Trump’s Executive Orders on Immigration Met With Criticism and Resistance

By Deepa Iyer Jan 25, 2017

President Donald Trump issued a pair of executive orders today (January 25) entitled Border Security and Immigration Enforcement Improvements and Enhancing Public Safety in the Interior of the United States. Together, these executive orders contain provisions that are deeply alarming to immigrant and refugee communities and advocates because of their focus on immigration enforcement. Below is a brief glance at some of the broad themes contained in the two executive orders.

Construction of a wall and detention facilities. One of President Trump’s promises on the campaign trail was the construction of a wall at the southern border. Today, he directed federal agencies to begin the design and construction of a barrier and to establish additional detention centers at the border.

Increased federal and local level immigration enforcement. The executive orders contain a number of provisions that would aid the federal government as well as local law enforcement in identifying, detaining and removing individuals in the United States without immigration status. For example, the government will add 5,000 Customs and Border Patrol agents and 10,000 Immigration and Customs Enforcement officers to perform enforcement functions.  In addition, the executive orders end what’s known as “catch and release”, the practice of quickly returning people crossing the southern border, in favor of apprehending and detaining them. The executive orders also urge coordination between local law enforcement and federal immigration authorities through 287 (g) agreements with state governors. These agreements would essentially provide local law enforcement with the authority and tools to enforce federal immigration laws, a practice that has long been criticized because it sews distrust between police officers and immigrant communities. Additionally, the executive orders prioritize certain people for removal from the United States, including those who have been convicted of, or charged with, criminal offenses, as well as those deemed by immigration officers to be a risk to public safety or national security. Lastly, the executive orders direct federal agency heads to negotiate agreements with foreign governments to take back their own nationals who are removed from the United States.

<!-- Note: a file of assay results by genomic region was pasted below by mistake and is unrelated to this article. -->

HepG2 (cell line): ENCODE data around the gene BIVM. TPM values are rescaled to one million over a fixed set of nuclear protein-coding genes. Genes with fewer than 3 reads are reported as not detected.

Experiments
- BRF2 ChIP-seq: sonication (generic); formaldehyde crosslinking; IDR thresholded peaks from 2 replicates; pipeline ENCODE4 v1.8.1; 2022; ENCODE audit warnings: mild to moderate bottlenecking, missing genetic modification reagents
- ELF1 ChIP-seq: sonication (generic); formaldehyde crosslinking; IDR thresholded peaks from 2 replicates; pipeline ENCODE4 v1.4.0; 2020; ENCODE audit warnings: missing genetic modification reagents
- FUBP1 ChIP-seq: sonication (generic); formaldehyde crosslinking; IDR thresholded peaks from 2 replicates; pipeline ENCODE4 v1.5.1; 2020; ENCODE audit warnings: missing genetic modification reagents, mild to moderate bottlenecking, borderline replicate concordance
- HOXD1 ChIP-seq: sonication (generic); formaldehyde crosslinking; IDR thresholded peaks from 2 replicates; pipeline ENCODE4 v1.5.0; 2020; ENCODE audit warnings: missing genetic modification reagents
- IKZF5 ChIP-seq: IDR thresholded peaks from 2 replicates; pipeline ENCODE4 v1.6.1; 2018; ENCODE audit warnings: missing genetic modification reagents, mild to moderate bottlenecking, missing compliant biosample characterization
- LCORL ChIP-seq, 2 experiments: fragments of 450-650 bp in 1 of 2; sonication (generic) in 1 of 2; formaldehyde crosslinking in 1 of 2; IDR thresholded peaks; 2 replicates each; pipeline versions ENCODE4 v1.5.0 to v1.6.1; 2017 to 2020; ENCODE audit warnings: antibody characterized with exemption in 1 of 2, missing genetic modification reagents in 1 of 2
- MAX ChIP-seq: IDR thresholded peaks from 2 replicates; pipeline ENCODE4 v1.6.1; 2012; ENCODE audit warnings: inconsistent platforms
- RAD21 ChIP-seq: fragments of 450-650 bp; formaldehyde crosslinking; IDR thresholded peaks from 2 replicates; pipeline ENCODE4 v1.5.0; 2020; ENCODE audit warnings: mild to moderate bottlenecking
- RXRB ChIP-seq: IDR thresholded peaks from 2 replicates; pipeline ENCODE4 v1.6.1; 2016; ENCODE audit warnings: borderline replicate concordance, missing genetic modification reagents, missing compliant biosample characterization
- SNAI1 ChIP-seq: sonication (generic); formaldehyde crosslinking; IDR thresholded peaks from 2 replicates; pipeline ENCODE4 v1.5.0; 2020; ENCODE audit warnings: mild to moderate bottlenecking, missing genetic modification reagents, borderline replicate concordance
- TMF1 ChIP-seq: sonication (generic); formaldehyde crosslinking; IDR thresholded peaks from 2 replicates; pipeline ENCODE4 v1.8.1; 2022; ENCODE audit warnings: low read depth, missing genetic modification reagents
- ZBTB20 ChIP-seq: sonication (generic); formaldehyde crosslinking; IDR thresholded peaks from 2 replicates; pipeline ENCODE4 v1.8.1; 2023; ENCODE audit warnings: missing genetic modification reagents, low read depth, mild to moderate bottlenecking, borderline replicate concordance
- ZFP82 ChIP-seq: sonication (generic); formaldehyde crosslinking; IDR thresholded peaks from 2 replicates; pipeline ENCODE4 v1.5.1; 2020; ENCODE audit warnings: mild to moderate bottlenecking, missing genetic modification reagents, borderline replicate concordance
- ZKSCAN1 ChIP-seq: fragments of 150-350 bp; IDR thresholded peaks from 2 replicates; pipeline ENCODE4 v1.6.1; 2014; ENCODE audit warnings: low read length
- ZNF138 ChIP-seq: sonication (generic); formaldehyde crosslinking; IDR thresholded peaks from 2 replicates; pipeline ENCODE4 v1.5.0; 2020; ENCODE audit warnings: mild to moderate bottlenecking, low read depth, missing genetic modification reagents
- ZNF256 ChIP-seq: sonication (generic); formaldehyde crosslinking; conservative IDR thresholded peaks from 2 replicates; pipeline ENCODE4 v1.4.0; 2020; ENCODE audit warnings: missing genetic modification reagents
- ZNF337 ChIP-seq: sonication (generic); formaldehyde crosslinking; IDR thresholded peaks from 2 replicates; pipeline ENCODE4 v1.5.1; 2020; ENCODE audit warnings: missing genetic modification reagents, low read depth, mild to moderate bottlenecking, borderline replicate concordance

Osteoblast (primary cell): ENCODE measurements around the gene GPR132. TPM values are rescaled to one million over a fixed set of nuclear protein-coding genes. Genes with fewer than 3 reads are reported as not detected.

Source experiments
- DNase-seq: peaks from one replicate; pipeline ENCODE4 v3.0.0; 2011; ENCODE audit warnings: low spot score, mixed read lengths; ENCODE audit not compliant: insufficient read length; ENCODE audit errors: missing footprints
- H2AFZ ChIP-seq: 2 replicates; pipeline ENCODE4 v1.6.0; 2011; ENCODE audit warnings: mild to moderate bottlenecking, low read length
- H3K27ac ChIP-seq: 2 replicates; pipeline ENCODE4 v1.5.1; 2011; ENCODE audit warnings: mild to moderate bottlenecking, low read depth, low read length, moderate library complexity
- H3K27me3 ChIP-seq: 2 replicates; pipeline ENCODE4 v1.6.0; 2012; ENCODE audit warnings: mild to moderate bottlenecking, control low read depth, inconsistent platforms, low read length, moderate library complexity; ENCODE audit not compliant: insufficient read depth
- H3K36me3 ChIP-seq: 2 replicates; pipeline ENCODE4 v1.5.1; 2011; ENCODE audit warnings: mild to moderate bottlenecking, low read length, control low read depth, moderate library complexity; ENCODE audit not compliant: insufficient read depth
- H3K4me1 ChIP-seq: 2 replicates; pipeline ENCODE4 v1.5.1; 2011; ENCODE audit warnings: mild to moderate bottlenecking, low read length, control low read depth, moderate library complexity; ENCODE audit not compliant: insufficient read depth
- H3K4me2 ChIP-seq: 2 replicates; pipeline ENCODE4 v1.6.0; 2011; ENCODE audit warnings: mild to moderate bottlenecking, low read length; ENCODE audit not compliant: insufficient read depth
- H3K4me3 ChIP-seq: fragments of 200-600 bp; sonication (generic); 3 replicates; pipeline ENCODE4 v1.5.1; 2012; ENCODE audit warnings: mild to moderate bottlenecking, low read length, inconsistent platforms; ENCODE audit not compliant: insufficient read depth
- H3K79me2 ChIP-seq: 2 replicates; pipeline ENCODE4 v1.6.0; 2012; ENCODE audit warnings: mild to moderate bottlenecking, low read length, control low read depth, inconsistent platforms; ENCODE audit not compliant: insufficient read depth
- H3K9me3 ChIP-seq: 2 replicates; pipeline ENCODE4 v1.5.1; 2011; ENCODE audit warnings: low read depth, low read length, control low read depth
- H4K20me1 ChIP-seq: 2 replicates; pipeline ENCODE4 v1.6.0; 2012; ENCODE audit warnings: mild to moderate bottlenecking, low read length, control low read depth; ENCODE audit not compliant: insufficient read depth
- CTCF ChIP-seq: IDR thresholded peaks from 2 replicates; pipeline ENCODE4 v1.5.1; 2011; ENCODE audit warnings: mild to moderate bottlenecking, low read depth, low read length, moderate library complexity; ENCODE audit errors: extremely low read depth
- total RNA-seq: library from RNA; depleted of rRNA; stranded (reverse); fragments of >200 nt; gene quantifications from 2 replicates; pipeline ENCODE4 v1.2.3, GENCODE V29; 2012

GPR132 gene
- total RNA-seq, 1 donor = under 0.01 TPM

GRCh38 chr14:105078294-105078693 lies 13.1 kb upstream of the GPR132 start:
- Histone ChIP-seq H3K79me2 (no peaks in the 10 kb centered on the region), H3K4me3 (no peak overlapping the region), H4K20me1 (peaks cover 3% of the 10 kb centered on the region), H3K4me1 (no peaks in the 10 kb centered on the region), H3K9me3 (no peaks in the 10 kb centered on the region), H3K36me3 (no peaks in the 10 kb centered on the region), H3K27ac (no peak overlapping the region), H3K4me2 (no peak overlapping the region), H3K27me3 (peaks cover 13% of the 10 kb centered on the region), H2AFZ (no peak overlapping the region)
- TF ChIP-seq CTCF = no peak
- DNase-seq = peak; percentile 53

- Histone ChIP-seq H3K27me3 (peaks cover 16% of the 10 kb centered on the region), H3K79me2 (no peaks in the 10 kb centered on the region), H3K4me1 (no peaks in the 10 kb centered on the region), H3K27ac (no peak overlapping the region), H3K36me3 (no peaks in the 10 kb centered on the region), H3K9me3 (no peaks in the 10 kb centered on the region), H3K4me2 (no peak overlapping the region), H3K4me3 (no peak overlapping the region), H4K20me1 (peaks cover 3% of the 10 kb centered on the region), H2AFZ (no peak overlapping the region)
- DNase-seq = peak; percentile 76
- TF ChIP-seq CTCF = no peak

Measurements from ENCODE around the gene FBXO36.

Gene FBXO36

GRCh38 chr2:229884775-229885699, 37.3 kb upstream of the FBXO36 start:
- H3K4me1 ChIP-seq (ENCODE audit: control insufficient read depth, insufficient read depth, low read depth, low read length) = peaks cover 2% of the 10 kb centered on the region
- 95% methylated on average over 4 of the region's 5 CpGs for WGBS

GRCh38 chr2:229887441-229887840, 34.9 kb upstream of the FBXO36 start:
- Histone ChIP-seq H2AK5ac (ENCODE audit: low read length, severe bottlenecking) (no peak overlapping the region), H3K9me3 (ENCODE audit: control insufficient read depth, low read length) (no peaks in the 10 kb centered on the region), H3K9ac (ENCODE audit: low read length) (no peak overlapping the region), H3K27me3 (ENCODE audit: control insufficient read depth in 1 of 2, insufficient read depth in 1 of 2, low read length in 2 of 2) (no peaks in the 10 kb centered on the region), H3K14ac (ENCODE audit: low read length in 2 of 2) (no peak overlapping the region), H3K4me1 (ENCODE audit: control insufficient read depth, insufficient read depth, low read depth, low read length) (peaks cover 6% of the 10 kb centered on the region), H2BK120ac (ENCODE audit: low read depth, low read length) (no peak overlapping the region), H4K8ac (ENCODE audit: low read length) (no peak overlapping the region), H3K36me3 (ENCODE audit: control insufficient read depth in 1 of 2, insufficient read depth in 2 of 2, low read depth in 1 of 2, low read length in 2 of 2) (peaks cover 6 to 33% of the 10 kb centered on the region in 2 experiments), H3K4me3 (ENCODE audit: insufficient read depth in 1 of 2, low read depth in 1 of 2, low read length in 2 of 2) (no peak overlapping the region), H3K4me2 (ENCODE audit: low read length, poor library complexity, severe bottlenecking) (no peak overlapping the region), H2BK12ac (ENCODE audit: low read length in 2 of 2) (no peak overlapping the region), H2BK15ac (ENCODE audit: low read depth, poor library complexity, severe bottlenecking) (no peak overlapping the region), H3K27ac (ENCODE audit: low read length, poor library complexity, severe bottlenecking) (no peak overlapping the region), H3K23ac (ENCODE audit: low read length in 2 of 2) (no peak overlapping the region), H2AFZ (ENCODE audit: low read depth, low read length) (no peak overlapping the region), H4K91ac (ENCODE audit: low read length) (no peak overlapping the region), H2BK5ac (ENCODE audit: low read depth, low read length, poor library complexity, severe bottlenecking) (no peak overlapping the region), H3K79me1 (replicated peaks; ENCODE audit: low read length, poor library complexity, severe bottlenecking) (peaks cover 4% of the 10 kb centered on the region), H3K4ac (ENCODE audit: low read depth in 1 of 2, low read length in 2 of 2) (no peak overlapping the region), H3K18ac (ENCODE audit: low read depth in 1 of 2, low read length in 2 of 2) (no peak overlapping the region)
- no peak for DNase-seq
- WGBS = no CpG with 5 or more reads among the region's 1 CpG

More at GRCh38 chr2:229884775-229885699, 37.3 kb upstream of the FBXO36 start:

Sanctuary Jurisdictions Punished. While sanctuary cities existed long before the 2016 election, many more jurisdictions designated themselves as safe zones afterwards. In many sanctuary jurisdictions, state officials do not turn over undocumented immigrants to federal immigration enforcement. Today’s executive orders state that sanctuary jurisdictions will not be eligible to receive federal grants other than for law enforcement purposes. In addition, DHS will publicize a list of jurisdictions that continue to provide sanctuary to undocumented immigrants.

Office for Victims of Crime Created. During the press conference where he announced the executive orders, President Trump recognized the “Angel Moms” who have lost children at the hands of criminal offenders unlawfully present in the United States. He also called for the creation of an Office for Victims of Crimes Committed by Removable Aliens to support these families.

Today’s executive orders were met with harsh criticism from immigrant rights organizations. Marielena Hincapié, the executive director of the National Immigration Law Center, noted in an email: “President Trump campaigned on a hateful, xenophobic, anti-immigrant, anti-refugee, and anti-Muslim vision for America—a vision that, through his actions today, could become an extremely harsh reality. These executive orders will be costly, ineffective, and harmful, and they’ll have devastating consequences for all of us.”

And some local officials are also weighing in on Trump’s message to sanctuary cities. For example, Newark (NJ) Mayor Ras J. Baraka is quoted as saying: “Our city has a policy of protecting undocumented immigrants from deportation by U.S. immigration authorities. We see no reason to change that policy.” The Sacramento Bee reports that many California state legislators are ready to push back against the Trump executive orders. State Senator Scott Wiener (D-San Francisco) is one of them: “If President Trump believes signing a piece of paper will for one second change how San Francisco and California value and protect our immigrant neighbors, he is underestimating our strength and spirit. Our immigrant communities need us more than ever and we will be there for them every step of the way. Trump can try to build his wall and he can try to cut off funding for sanctuary cities, but he’s in for one hell of a fight.”

On Thursday, President Trump is expected to announce an executive order that will suspend the refugee adjudication process, and impose a ban on the entry of individuals who come from particular countries, all of whom have large Muslim populations.